The news is inescapable. Hackers and their nefarious counterparts have been thrust into popular culture, not just in the form of fictional characters like Mr. Robot (see our thoughts on season 1), but in the form of very real individuals and organizations that are responsible for everything from the sophisticated take down of nuclear enrichment facilities to the humiliation of major media organizations. It all sounds terrifying, I know. Which is why I asked some of our very own researchers and analysts to help us separate fact from fiction. In this series, I will dive deep into some of the most pressing questions about what it really means to be a hacker, the moral dilemma that white hat hackers face, and what a profession in cybersecurity is really all about.
Read more in our WhiteHat series here:
Chris works within our FortiGuard Labs division, researching malware as well as emerging and zero-day vulnerabilities.
That is an interesting question, and this is actually very good to know. If you are coming from a pen testing background, like in my case, and you are trying to get into other areas of security research such as vulnerability research and discovery, malware analysis, forensics, or so on, you already have the tools. For example, as a penetration tester, I developed my own tools to access sensitive data. And now as a researcher, I get to use those same skills and toolkits for something different. In the past, it was my job to attack systems, servers, etc. Now, I am doing the same thing, only I’m attacking the malware itself. It’s basically the same kind of reverse engineering, so I don’t really distinguish between the two.
In my personal opinion, I feel that the media tries to sensationalize the whole thing. There are different levels or layers to the definition of hacker. That being said, I don’t really identify with others who call themselves hackers. To me, a hacker is more accurately someone who creates things. The term is much bigger than computers. For example, a doctor or medical researcher that is able to create a cure for a disease is able to do so only by reverse engineering some aspect of biology. Doctors are hacking, creating patches and workarounds, etc. This is exactly the same thing that what we are doing to malware on computers.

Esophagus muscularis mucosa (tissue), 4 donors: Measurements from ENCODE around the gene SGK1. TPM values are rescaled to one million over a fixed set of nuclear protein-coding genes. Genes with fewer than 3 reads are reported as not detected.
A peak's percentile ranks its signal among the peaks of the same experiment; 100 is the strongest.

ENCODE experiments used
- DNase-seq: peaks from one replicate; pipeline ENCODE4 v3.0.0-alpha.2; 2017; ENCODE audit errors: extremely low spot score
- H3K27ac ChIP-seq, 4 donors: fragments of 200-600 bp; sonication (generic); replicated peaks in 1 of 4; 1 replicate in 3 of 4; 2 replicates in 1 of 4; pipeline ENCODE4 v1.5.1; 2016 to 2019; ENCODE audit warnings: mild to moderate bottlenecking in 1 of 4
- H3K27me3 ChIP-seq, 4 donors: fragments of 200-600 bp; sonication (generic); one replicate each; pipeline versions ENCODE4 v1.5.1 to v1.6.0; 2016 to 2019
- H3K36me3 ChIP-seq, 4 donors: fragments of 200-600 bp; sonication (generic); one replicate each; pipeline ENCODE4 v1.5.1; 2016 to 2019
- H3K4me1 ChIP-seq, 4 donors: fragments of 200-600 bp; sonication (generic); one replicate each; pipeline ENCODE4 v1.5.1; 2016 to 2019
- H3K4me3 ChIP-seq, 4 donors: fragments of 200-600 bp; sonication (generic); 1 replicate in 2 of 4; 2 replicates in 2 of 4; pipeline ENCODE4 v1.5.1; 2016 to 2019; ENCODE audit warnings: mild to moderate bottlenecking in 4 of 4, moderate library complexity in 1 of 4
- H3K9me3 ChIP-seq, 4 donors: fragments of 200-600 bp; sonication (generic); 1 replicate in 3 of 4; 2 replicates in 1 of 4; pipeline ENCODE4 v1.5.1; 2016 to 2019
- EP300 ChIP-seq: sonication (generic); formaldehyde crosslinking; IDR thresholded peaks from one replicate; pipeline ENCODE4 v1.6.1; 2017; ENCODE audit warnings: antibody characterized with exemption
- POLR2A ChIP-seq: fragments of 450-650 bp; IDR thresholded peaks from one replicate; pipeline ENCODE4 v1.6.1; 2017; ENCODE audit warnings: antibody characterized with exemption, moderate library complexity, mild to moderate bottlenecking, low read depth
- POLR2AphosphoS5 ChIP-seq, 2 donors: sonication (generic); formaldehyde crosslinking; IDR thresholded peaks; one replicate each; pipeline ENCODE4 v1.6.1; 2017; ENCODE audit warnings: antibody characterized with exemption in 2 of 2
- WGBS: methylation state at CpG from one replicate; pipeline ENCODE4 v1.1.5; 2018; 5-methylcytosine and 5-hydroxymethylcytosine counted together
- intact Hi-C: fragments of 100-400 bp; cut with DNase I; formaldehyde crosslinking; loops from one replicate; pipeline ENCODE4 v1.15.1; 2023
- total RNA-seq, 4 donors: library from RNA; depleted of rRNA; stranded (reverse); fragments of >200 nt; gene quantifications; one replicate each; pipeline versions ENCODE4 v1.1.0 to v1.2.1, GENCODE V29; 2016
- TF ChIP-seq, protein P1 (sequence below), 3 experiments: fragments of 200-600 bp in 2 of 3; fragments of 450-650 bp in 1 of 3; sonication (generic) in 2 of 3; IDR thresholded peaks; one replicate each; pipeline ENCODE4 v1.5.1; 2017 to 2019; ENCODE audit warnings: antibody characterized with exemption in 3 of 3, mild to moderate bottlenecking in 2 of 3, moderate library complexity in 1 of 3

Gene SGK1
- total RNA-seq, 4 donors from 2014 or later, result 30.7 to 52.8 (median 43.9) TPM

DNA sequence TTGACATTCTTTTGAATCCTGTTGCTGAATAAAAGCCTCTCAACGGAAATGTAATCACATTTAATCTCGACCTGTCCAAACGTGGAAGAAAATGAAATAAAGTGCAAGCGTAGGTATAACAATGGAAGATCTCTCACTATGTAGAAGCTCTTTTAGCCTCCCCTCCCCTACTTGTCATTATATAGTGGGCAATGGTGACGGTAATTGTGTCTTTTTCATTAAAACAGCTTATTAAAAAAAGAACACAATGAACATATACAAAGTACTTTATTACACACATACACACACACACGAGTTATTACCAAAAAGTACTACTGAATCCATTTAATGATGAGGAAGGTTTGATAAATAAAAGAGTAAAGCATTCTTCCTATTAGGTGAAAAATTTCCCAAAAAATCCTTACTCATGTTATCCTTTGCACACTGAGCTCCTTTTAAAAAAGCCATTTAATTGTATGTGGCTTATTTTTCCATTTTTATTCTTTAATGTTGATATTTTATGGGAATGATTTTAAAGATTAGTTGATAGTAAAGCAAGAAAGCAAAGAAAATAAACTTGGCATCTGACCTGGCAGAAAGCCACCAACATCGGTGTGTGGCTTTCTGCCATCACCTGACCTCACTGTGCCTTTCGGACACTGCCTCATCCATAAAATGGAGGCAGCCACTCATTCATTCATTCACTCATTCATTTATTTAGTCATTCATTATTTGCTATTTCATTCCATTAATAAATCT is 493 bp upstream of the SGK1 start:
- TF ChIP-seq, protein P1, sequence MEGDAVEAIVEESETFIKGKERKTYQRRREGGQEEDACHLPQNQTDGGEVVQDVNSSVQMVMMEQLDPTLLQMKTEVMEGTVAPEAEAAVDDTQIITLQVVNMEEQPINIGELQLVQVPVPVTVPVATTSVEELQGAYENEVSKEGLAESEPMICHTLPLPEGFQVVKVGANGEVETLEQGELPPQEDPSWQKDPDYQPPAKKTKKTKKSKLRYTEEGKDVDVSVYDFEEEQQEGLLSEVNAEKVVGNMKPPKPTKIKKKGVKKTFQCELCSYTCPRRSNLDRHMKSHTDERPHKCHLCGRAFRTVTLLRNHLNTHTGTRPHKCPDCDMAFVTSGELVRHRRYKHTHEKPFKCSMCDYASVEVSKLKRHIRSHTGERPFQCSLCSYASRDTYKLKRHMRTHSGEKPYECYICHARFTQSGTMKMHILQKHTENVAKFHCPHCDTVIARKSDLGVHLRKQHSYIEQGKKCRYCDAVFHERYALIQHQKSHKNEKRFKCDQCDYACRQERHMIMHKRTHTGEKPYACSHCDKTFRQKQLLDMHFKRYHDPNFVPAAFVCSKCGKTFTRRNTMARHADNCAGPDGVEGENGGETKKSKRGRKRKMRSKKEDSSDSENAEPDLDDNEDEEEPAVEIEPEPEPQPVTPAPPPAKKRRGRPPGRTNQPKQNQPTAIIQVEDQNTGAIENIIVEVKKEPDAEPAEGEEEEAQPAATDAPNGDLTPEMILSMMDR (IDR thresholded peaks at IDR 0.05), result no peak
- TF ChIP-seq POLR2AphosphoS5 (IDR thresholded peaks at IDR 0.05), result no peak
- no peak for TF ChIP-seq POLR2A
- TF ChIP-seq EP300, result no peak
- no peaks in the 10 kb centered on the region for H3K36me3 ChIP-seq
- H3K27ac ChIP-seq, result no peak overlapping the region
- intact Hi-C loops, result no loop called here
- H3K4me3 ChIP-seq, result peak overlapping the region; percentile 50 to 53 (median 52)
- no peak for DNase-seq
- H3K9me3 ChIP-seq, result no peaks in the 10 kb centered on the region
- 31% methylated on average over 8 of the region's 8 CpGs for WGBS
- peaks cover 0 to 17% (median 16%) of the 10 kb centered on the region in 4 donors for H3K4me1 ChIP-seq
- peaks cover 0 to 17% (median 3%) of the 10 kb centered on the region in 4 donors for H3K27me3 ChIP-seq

To me, hacking is a mindset. It’s an approach to problem solving.
I don’t think so. At least not in the way the media and popular culture use the term. I don’t want to be labeled like that. I just want to learn. I am very passionate about what I do. For me it is about developing something new with the experience and knowledge I have.
It started when I was about 12 years old, in the 90’s. I was always crashing my father’s machine. At that time I played a lot with my father’s computer; Windows 3.1 I think it was. I started learning by messing things up. After some frustrations, my father sent me to a friend that owned a computer repair shop to learn how to fix the problems I created. He taught me a lot of the basics, and then I encountered a virus. I remember that it was the Jerusalem, or Friday the 13th Virus. I also remember CIH, which was very, very scary for me. It is still scary to think about. It was basically an advanced PE file-infector that has the ability of overwriting the hard-disk sectors as well as the machine’s BIOS; including other malicious payloads.
After that, I met someone at school who was very good with computers. He introduced me to a lot of different sites and forums where I learned more. I experimented a lot and developed an interest in penetration testing. I met others that were interested in pen testing, and eventually people who knew what I did started asking me to do analysis work, which was basically pen testing for money.
I never received a certification before I started. I always thought it was better to be the person who could solve the problem than the person who held 15 certifications. I actually still only have two: Certified Ethical Hacker (CEH), and more recently, a certification in malware analysis and reverse engineering.
I can say this. In Mexico, where I grew up, it was actually very different. In other Latin American countries I think they were better about forming groups, but for the most part I did things alone. There were very few people that wanted to share information or teach you something. I had friends, but mostly in the US or UK.
The underground community was not very big; there were maybe 50 people in total in four main groups: Raza-Mexicana, Ignition, X-Ploit and Raregazz. They became very famous for defacing websites. Someone I knew was actually caught for defacing a government website and gaining access to classified emails. It was at this time, too, that the Mexican chapter of 2600 was started. I never really got involved because things started to turn a bit bad. Before that, though, it was a good environment - mostly just us hanging out and talking about computers or security. I am still friends with a lot of those people. Like me, they are mostly working for security companies or doing consulting now.
I also spoke a few times at a conference called BugCon. It was a good venue to educate people about ethical hacking.
You can just send me an email ;)
Chris and I spoke at length more informally about the motivations of a cyber criminal, the need for security education, ATM skimmers, and the next generation of hackers that seems to be emerging. Check back here for more on these topics, and more interviews from the professional hackers at Fortinet.
After our interview, Chris also shared with me some of his favorite songs to hack to: